About a week ago, I decided to turn off the news, sign off Facebook and hike. The Republican convention spurred the idea, more shootings and Facebook rants sealed the decision. I took a trail up to Pecos Baldy Lake, hoping to reach the top of East Pecos Baldy. I’d made that hike a few years ago and wanted to conquer something. The first four miles of the hike offered dark forest and open meadows dotted with wildflowers. Green poured through Aspen leaves. Even a little skunk didn’t foil my mood. I just watched him (her?) as he tottered within two feet of me, then scurried away.
Along the hike is a burn area from wildfires in 2013. I dreaded this part of the hike. Envisioning miles of burned trees and lifeless fields, I trudged forward, knowing the burn area was just ahead. As I turned into the burn area, my eyes defied my expectations. Wildflowers exploded everywhere. With only an iPhone, bright patches of pink and yellow spotted with purple larkspur, monks head and blue chiming bell can’t be captured with the same impact as standing in these fields of color. The energy of being there is lost in two dimensions.
I knew the name of the bright pink flower, but I’d never experienced the essence of its moniker. Fireweed: the flower that spreads like weeds after the fire.
I almost avoided that section of the forest because I was so certain of what I would see. This is why I hike. Nature offers symbols more powerful than our instant interpretations of life derived from our immediate experience. Beauty springs from destruction. Life persists under the most unlikely circumstances. Perhaps for me, most importantly, our goals are not as important as the accidental miracles that occur along the way.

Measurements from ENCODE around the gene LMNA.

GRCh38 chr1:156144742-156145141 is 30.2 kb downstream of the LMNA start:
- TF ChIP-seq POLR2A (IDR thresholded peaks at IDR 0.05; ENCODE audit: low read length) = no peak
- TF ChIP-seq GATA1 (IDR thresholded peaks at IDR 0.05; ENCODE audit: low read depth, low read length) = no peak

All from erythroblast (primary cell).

When I reached Pecos Baldy Lake, I ate my turkey sandwich, contemplating whether or not I had the energy to complete the last hour of the hike to the summit. The weather answered that question with a large clap of thunder and drops of rain. A hike on a bald mountain in a lightning storm made no sense, no matter how close.
I tossed on my red raincoat, hitched up my pack and headed back down the mountain. My boots slapped in puddles of a gentle rain through the burn area, interrupted by pounding thunder that shook the ground. With nowhere to take shelter, I kept walking. Sometimes “the only way out is through” as Carl Jung once said.
When I return to the flatlands of Dallas in 100 degree heat, I’ll try to remember the lessons from the hike. The mountaintop always exists, but often factors out of our control, like bad weather, counter our best efforts. Even if I can’t reach the mountaintop that day, it’s important to keep my eyes open. Sometimes what I perceive to be the worst part of the hike gives way to unanticipated joy.
Like the forest, Dallas will heal. I will heal. In a burnt, stark forest, flowers open. Pollination begins, spurred by bees and butterflies. When we pause to listen, our hearts will open, too. As a child in the woods, I knew this instinctively. As an adult, I need to walk further and see more to believe. The seeds of healing and compassion reside in each of us. We just need to remain open for the flecks of green and bright color that remind us that life persists.